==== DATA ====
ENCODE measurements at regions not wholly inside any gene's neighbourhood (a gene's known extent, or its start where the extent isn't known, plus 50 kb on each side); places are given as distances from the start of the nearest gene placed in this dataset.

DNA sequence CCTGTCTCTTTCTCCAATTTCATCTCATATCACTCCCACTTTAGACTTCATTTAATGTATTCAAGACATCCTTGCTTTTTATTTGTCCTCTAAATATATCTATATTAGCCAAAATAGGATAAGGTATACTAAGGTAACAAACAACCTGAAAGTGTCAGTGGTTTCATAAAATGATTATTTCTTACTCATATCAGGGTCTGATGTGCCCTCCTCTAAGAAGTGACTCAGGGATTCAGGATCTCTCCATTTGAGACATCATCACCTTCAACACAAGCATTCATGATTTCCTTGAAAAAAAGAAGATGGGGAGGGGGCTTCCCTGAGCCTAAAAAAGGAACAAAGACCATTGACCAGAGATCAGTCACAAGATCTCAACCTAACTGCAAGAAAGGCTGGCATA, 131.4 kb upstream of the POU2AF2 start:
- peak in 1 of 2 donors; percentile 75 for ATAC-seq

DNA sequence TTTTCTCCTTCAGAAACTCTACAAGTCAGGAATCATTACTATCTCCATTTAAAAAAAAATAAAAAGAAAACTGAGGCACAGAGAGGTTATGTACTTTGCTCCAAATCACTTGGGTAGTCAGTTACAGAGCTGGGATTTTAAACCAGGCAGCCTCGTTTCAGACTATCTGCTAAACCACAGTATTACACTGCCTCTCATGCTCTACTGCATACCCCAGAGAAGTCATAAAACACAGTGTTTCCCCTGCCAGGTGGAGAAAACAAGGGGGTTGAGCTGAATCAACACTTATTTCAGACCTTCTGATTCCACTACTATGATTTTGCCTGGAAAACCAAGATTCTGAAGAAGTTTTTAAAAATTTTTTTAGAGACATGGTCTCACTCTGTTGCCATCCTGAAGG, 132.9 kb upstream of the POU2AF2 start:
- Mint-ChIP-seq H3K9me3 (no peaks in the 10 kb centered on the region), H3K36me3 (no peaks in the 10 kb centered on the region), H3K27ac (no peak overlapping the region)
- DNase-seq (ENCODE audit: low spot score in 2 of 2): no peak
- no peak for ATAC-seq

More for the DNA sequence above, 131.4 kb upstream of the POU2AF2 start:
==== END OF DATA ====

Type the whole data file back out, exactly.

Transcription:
ENCODE measurements at regions not wholly inside any gene's neighbourhood (a gene's known extent, or its start where the extent isn't known, plus 50 kb on each side); places are given as distances from the start of the nearest gene placed in this dataset.

DNA sequence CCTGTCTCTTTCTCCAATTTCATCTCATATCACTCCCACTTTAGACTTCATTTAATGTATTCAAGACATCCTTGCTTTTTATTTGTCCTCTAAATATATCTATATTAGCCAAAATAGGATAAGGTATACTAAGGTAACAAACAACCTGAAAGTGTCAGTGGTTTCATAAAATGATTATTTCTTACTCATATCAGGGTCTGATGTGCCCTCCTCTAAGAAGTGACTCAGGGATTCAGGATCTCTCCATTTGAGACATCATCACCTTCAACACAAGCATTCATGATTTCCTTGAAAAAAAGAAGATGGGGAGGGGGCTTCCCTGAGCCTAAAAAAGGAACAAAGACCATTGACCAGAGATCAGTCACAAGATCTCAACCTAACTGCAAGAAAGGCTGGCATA, 131.4 kb upstream of the POU2AF2 start:
- peak in 1 of 2 donors; percentile 75 for ATAC-seq

DNA sequence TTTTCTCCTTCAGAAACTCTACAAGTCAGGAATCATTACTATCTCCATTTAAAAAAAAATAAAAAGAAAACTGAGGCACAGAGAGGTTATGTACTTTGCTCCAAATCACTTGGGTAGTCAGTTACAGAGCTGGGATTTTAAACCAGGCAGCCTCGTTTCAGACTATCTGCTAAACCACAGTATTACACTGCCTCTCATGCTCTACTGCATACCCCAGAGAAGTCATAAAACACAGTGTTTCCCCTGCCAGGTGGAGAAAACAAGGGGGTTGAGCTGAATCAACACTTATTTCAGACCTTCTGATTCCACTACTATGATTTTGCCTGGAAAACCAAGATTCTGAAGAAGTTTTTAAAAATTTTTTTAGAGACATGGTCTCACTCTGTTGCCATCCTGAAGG, 132.9 kb upstream of the POU2AF2 start:
- Mint-ChIP-seq H3K9me3 (no peaks in the 10 kb centered on the region), H3K36me3 (no peaks in the 10 kb centered on the region), H3K27ac (no peak overlapping the region)
- DNase-seq (ENCODE audit: low spot score in 2 of 2): no peak
- no peak for ATAC-seq

More for the DNA sequence above, 131.4 kb upstream of the POU2AF2 start: